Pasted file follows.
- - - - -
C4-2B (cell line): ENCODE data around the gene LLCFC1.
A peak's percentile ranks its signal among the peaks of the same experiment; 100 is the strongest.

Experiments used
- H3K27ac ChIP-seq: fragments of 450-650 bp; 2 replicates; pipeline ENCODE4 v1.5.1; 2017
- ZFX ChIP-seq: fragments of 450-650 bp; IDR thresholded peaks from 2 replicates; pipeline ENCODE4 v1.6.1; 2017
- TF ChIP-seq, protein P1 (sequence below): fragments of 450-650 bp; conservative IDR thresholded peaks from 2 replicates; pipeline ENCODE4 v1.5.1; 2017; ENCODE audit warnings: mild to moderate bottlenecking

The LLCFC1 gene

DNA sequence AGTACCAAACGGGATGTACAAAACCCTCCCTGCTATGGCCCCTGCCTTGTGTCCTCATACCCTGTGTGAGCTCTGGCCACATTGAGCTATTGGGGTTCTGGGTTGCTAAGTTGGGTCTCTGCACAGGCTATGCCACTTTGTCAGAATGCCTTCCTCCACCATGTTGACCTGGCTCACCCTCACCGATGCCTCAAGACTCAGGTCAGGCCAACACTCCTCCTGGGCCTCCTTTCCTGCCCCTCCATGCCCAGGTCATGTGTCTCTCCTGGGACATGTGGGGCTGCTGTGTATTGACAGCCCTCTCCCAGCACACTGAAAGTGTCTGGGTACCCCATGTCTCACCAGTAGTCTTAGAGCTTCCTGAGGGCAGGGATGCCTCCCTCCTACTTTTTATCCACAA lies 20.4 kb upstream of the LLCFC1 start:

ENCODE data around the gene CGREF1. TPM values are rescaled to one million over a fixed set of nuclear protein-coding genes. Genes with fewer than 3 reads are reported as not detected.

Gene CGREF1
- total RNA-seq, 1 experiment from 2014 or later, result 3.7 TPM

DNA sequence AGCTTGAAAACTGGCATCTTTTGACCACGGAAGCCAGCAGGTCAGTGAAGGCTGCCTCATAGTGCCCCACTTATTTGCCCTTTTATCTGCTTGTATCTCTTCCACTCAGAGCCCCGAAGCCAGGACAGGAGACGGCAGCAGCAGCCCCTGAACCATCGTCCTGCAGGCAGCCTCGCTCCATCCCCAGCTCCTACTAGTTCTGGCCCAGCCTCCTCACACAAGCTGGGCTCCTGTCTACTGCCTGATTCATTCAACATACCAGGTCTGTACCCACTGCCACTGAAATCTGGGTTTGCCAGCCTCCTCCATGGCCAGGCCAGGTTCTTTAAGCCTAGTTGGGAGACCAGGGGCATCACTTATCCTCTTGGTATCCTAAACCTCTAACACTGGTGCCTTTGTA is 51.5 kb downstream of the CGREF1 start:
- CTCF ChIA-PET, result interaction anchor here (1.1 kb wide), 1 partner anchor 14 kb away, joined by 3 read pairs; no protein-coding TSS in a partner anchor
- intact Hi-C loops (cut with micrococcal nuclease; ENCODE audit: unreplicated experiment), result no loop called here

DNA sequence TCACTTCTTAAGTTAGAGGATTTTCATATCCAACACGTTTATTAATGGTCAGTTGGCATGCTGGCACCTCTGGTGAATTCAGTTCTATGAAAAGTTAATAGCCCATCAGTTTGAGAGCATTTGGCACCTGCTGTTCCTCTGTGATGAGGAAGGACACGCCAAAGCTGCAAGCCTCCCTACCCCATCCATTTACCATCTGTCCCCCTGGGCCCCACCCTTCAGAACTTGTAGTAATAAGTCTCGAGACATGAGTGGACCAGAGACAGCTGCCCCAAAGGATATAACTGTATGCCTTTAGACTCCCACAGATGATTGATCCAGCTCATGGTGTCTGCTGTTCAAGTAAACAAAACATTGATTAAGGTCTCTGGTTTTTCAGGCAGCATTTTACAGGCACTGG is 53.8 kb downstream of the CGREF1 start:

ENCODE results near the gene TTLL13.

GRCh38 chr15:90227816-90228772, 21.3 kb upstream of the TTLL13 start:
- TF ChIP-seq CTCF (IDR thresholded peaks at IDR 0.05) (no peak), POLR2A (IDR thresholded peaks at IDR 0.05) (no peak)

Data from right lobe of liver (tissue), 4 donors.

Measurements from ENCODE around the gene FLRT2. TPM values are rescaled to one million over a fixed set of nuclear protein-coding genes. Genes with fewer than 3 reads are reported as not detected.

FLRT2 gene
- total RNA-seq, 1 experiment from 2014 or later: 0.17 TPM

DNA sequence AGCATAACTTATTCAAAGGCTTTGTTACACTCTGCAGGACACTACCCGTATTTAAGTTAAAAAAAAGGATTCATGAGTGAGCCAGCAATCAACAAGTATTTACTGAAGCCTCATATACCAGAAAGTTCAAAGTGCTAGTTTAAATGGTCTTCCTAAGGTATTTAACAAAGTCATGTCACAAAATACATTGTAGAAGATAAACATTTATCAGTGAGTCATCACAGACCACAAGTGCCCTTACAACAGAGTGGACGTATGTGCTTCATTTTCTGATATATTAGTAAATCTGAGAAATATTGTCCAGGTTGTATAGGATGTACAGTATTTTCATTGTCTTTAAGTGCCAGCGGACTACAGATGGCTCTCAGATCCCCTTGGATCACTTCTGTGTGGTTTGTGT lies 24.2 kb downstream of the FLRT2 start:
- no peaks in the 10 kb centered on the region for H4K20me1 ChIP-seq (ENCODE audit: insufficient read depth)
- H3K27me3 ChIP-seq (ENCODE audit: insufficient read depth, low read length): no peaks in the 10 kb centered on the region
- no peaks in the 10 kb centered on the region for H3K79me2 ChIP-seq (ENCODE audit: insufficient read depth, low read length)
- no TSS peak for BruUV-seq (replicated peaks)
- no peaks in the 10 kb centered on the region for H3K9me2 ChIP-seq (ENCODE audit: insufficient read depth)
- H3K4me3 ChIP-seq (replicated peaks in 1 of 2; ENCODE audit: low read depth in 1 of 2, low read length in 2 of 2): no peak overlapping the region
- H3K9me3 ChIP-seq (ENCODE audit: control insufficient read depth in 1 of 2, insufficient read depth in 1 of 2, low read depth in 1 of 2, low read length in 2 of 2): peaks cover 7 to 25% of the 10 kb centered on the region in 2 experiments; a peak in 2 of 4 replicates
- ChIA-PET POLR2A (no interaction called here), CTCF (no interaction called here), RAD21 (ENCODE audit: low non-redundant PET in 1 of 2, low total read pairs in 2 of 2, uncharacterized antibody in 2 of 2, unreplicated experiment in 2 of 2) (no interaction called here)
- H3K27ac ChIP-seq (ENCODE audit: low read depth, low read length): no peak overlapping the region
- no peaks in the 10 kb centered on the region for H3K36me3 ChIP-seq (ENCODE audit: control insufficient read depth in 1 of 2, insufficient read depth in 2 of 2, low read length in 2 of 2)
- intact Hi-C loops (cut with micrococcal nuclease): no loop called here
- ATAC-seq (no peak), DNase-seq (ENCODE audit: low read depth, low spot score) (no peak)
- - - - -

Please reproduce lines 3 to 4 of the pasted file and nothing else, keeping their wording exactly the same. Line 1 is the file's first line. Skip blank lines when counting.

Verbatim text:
Experiments used
- H3K27ac ChIP-seq: fragments of 450-650 bp; 2 replicates; pipeline ENCODE4 v1.5.1; 2017